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ld position on Bolivar Heigdis, by a movement in the direction of Williamsport, and there they still remain. In the skirmish of Thursday we loss one man killed and several wounded, while the enemy's loss has not yet been ascertained, though it is thought to have been considerably more than ours. On Friday Gen. Jackson drove the enemy across the river at Williamsport; but it is impossible to find out what losses were sustained on either side. It is asserted by some who were with Gen. Stuart in his late visit to Pennsylvania, that the people were utterly terror-stricken on his approach, and offered all they possessed to be spared with life. But the magnanimous man and incomparable General had a richer boon to bestow upon them, unworthy as they are. Horses were what he went for, and horses he obtained — horses of all sizes, shapes and colors. He spared not Mynheers, neither did he forbade the dashing equine of the sleek old farmer, who loved his steed more than his country.
The Daily Dispatch: October 24, 1862., [Electronic resource], A Highly interesting Yankee account of Stuart's raid into Chambersburg — the Entrance of the rebels — their Behavior, &c. (search)
A Highly interesting Yankee account of Stuart's raid into Chambersburg — the Entrance of the rebels — their Behavior, &c. It will be recollected that most of the dispatches apprising Gov. Curtinto town, and found that the First brigade, under Gen. Hampton, had gone towards Gettysburg. General Stuart sat on his horse, in the centre of the town, surrounded by his staff, and his command was cos, leading their old horses and riding the new ones they had found in the stables hereabouts General Stuart is of medium size, has a keen eye, and wears immense sandy whiskers and mustache. His demea instances his men commenced to take private property from stores; but they were arrested by General Stuart's provost guard. In a single instance only that I have heard of did they enter a store by ias among them all the time here, and was expecting every minute to be called upon to report to Gen Stuart, but they did not seem to have time to lock after prisoners, and a luckily escaped. But from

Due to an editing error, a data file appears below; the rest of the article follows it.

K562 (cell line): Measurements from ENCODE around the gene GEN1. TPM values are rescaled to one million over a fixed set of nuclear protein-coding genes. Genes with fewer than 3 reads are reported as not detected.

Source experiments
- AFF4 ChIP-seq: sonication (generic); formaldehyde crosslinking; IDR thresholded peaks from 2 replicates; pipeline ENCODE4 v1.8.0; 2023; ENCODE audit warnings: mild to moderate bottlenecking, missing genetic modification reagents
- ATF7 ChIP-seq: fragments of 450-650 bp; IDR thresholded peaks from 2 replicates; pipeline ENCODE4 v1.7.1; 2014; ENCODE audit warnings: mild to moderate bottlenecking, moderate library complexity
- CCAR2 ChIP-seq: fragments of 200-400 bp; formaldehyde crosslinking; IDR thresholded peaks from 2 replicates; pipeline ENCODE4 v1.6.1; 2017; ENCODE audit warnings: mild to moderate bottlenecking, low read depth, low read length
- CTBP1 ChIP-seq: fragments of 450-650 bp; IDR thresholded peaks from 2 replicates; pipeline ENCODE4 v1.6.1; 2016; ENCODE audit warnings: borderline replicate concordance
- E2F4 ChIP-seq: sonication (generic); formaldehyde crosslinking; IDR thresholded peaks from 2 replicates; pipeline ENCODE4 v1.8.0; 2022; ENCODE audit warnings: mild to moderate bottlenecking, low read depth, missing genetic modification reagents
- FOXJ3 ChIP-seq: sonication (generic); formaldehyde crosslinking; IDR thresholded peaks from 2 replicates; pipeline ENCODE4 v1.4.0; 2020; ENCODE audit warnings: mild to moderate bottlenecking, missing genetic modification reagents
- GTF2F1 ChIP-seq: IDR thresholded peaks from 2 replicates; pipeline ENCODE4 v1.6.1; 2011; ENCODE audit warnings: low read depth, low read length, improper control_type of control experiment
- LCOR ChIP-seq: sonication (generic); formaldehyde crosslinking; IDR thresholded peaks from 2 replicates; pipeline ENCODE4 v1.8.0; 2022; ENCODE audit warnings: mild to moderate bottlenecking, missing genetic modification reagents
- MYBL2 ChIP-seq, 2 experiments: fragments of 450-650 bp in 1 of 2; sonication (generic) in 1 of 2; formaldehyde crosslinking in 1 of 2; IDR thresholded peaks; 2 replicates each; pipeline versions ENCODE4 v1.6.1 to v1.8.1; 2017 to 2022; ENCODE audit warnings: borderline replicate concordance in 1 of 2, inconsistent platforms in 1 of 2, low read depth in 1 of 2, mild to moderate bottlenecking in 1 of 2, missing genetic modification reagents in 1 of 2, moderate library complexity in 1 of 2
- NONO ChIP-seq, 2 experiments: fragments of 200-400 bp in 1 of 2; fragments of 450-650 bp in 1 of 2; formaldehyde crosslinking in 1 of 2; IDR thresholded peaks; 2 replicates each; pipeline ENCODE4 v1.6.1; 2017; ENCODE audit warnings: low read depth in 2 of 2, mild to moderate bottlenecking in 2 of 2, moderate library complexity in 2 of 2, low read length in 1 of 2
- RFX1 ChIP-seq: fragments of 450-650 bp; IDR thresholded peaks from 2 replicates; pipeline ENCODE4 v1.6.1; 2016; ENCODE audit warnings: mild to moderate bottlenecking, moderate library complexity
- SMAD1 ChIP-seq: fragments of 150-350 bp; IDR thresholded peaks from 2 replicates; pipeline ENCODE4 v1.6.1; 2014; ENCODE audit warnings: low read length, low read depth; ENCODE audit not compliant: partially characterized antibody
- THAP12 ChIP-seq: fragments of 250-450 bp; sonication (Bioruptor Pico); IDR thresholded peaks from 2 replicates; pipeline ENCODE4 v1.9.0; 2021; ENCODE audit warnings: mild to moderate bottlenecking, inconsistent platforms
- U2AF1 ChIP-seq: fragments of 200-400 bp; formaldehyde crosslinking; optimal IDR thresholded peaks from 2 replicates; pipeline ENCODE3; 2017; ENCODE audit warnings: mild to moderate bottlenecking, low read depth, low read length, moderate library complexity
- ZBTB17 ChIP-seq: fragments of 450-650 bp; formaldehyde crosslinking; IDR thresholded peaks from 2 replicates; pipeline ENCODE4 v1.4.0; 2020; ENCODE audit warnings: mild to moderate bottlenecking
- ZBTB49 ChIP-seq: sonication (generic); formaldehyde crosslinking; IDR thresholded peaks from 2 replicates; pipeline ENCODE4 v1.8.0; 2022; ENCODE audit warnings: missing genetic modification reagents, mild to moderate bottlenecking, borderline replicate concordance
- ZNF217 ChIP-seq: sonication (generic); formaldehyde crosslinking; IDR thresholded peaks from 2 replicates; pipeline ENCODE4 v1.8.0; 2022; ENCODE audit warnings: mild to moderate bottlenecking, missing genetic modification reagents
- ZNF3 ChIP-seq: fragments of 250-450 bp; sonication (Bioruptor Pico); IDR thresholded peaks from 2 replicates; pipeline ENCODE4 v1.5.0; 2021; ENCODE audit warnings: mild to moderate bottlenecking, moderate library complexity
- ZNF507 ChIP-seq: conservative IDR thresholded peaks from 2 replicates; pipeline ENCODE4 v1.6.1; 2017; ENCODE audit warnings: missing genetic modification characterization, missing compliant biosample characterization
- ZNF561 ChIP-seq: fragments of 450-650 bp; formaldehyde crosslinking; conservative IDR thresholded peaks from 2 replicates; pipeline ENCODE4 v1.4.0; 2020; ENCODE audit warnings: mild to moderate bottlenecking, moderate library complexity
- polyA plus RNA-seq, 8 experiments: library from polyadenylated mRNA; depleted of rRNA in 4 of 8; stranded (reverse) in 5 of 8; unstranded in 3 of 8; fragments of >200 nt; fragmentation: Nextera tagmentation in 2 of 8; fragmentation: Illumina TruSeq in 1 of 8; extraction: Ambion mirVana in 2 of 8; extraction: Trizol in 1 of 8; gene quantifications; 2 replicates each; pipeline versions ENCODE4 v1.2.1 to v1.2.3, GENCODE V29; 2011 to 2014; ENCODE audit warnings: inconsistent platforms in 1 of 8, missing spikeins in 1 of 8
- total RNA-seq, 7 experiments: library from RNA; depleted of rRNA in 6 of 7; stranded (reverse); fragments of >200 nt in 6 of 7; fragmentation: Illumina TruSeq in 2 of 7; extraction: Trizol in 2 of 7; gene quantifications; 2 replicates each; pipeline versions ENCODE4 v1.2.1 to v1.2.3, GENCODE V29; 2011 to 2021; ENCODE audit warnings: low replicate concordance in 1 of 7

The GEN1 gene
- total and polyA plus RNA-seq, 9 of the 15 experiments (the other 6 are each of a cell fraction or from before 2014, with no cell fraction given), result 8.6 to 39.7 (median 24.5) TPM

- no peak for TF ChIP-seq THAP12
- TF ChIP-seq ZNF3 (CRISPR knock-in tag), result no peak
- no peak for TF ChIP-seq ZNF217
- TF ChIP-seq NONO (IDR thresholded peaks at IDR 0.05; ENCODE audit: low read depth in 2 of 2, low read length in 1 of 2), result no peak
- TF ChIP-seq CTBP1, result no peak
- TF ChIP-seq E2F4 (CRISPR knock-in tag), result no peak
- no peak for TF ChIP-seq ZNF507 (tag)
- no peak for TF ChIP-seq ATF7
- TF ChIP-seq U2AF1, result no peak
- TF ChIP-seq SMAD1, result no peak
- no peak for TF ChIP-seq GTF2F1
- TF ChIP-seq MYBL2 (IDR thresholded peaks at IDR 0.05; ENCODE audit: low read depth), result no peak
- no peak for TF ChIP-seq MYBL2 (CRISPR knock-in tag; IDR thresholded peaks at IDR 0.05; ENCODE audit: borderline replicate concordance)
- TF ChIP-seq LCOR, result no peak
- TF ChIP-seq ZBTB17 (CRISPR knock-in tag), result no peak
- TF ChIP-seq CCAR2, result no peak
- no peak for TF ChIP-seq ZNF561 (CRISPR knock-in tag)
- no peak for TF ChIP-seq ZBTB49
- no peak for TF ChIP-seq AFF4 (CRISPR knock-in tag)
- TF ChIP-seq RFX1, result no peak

--Tired of war. The Tribune continues to grumble — it is a free press — of the conduct of the war in the field. It quotes from a dispatch from Indianapolis in the Cincinnati Commercial, declaring that "Kirby Smith's armies have been driven between our army and the Ohio river; that an engagement is imminent; that they cannot escape," and remarks: It strikes us that the loyal public has already had "something too much of this. " Gen. McClellan on Sunday telegraphed to Washington that Stuart's cavalry, who made the bold raid into Pennsylvania, would certainly be bagged; but they weren't. We have had promise enough from Buell; where is the performance? On Wednesday, the 8th inst., he allowed a part of his army to be attacked in overwhelming force by the rebels. They were fatally repulsed, but not till they had disabled twelve honored to fifteen hundred Union soldiers, including several of our best officers. It is said that the rebel loss was larger than our's; but where is